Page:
Medline ® Abstract for Reference 11
of 'Adjuvant chemotherapy for resected stage II colon cancer'
Intergroup study of fluorouracil plus levamisole as adjuvant therapy for stage II/Dukes' B2 colon cancer.
Moertel CG, Fleming TR, Macdonald JS, Haller DG, Laurie JA, Tangen CM, Ungerleider JS, Emerson WA, Tormey DC, Glick JH
J Clin Oncol. 1995;13(12):2936.
PURPOSE: To determine the effectiveness of fluorouracil plus levamisole administered postoperatively to patients with resected stage II (Dukes' B2) colon cancer.
PATIENTS AND METHODS: This randomized controlled clinical trial (INT-0035) was performed by National Cancer Institute-sponsored cancer clinical trials cooperative groups. Patients were assigned to observation only or to fluorouracil (450 mg/m2 intravenously [IV]daily for 5 days and, beginning at 28 days, weekly for 48 weeks) plus levamisole (50 mg orally three times daily for 3 days repeated every 2 weeks for 1 year). Cancer recurrence, survival, and treatment side effects were assessed.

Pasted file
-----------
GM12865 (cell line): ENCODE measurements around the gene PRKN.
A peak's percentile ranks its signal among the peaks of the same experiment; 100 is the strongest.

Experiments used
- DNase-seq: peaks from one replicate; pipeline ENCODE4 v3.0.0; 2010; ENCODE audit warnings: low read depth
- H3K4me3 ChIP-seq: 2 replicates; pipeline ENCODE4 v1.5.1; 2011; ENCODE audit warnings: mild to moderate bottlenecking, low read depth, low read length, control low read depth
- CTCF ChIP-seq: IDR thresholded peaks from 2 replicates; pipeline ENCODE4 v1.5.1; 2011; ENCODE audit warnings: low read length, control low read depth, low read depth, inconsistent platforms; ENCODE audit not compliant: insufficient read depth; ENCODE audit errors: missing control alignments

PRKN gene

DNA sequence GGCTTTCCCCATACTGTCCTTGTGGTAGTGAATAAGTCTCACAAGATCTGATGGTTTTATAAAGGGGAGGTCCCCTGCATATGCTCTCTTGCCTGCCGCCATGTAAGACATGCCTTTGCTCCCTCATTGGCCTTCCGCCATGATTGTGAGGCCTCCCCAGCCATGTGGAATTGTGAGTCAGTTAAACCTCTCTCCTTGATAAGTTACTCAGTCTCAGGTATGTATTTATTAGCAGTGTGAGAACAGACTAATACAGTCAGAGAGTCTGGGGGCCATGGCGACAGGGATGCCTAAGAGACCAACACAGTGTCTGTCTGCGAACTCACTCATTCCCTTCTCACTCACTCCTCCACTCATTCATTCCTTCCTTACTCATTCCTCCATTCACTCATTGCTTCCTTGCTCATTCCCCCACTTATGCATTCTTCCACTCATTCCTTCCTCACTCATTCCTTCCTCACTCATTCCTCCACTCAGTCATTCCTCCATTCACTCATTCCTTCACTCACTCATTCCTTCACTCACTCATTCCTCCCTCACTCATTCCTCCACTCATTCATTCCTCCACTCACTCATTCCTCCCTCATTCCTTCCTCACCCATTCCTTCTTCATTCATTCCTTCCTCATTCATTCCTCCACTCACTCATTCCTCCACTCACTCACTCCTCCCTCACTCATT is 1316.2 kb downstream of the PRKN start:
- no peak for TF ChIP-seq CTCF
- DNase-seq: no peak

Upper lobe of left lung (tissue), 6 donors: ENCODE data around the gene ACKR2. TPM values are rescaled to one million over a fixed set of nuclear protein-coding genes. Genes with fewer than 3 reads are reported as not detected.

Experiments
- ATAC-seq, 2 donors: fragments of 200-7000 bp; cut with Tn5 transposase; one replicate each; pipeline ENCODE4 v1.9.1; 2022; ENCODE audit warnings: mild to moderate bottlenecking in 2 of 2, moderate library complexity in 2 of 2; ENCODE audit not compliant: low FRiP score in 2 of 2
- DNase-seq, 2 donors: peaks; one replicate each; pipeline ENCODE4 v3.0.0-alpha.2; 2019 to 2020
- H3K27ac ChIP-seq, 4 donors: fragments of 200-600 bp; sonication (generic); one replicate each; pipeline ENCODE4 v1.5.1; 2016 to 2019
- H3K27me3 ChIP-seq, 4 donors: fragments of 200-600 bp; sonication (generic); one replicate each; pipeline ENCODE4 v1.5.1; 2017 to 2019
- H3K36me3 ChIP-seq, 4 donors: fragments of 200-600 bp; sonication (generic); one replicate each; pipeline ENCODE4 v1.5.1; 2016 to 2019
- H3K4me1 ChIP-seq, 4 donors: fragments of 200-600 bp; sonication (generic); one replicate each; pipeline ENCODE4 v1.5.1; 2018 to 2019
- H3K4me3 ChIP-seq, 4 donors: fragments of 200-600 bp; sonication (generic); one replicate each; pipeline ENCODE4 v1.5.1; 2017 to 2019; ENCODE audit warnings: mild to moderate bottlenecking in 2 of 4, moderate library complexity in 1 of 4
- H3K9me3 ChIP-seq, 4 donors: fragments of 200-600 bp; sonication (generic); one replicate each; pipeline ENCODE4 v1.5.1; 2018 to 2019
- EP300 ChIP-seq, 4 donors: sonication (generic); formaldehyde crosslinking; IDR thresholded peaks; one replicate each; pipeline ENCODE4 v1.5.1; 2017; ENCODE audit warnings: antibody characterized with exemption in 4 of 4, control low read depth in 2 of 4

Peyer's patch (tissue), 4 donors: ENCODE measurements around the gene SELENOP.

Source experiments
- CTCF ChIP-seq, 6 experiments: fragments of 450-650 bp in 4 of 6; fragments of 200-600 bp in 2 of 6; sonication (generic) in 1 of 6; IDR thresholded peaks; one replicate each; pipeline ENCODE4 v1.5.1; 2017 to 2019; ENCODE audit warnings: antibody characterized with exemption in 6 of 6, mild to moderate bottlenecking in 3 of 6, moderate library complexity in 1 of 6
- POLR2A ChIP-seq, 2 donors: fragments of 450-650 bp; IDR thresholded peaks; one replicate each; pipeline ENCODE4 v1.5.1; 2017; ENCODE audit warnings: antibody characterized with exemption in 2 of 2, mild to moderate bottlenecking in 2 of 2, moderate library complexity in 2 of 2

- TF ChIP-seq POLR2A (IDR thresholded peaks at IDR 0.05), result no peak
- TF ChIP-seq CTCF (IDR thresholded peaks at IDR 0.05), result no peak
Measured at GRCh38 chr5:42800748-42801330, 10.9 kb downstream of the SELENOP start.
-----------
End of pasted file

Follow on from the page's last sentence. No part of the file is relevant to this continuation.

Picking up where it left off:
RESULTS: Three hundred eighteen eligible patients were analyzed with a median follow-up time of 7 years. Fluorouracil plus levamisole reduced the recurrence rate by 31%, although this trend was not statistically significant (P = .10). A total of 87 patients died: 43 on observation and 44 on fluorouracil plus levamisole. Disparity between effects on recurrence rate and overall survival is partially explained by a higher rate of non-colon cancer-related deaths on fluorouracil plus levamisole (15 v seven) and by the effects of salvage surgery with curative intent. Of seven patients with recurrence who were rendered disease-free by salvage surgery, six were on the observation arm. As was observed in patients treated with fluorouracil plus levamisole for stage III disease, toxicity was acceptable and compliance was excellent.
CONCLUSION: Fluorouracil plus levamisole is tolerable and accepted as standard surgical adjuvant therapy for patients with stage III colon cancer, but the data from this study in stage II patients suggest a decreased relapse rate without a significant improvement in survival.
Mayo Clinic, Rochester, MN, USA.